MADRID — Spanish pubcasters TVE and Forta have inked a three-year deal for free-to-air rights to matches from the European Champions League, the continent’s premier soccer club competition.
Deal kicks off with the 2009/10 season.
Also, deep-pocketed rights broker Mediapro has taken European Champions League pay TV rights for the same period.
Nationwide net TVE and Spanish regional channels grouped under the Forta umbrella have a first option to 16 European soccer matches skedded in Tuesday and Wednesday primetime. They will share the Champions League final match broadcast.
In Spain, DeAPlaneta’s commercial web Antena 3 TV has Champions League free-to-air rights until the end of the 2008/09 season.
“It’s bad news for A3TV since it loses one of its most attractive pieces of content,” a Madrid-based analyst said.
“But it stops paying some $47.5 million a year for Champions League rights, allowing A3TV to cut costs,” he added.
For Barcelona-based Mediapro, a lead shareholder in newbie broadcast network La Sexta, the Champions League pay TV rights represents another step-up in its spectacular acquisition assault on TV sports rights.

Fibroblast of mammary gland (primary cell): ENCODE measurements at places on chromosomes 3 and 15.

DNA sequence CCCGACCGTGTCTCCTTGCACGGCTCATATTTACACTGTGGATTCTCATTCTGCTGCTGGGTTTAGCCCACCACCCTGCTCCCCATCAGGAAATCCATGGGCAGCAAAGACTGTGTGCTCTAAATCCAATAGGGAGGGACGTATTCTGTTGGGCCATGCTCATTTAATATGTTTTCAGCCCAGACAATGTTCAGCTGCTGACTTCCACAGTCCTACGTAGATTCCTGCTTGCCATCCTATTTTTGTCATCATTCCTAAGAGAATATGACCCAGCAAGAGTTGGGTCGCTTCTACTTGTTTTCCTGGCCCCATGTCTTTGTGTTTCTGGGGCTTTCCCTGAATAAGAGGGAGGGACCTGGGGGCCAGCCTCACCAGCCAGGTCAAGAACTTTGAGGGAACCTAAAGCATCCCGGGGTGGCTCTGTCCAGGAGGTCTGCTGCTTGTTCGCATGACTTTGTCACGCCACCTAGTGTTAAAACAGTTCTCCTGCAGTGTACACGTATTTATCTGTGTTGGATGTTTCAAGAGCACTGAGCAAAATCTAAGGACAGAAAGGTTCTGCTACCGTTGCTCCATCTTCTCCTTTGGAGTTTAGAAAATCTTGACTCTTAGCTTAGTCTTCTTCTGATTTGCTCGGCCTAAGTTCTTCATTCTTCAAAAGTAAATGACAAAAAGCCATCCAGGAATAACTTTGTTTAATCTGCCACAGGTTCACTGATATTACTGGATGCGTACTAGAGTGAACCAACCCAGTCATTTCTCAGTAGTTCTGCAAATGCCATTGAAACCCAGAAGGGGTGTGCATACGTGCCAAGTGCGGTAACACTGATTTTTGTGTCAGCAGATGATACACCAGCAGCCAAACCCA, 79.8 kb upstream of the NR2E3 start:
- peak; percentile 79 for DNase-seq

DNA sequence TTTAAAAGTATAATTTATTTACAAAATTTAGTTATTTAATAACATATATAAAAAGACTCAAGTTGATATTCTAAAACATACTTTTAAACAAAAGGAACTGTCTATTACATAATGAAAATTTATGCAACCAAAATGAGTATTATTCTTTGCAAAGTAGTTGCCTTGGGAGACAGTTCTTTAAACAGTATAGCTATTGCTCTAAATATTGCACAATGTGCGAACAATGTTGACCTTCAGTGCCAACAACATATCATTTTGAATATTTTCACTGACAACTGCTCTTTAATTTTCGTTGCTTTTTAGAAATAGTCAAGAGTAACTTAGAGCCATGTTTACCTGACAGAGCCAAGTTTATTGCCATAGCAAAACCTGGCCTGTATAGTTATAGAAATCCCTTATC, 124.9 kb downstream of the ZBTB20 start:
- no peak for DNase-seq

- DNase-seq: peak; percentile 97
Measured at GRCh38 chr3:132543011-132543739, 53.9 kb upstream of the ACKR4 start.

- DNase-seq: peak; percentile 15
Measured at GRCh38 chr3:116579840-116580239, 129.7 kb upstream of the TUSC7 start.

Mediapro announced Friday it will broadcast 14 Euro matches each Champions League day, including two played by Spanish teams, via a new pay TV channel it’s prepping for the next season.
Spanish pay TV rights for the Champions League are owned by Sogecable for the 2008/09 season. Reportedly, Mediapro has paid well above the Euros50 million ($79.2 million) a season Sogecable has been paying for Spanish pay TV rights.
The new Mediapro acquisition “will further weaken the position of Sogecable as the leader in Spanish pay TV, as the exclusive European soccer was one of the great strengths of its platform Digital Plus,” the analyst said.
“If Sogecable is trying to sell the platform, this is another point against it.”
For over a year, Sogecable and Mediapro have fought a bitter battle for Spanish soccer league rights.
One large question is how Mediapro will launch a new pay TV channel. Mediapro prexy Jaume Roures and other Spanish TV execs have been tubthumping the idea of including pay TV content in DTT. The system would require Spanish government approval, however. That may not be a large obstacle.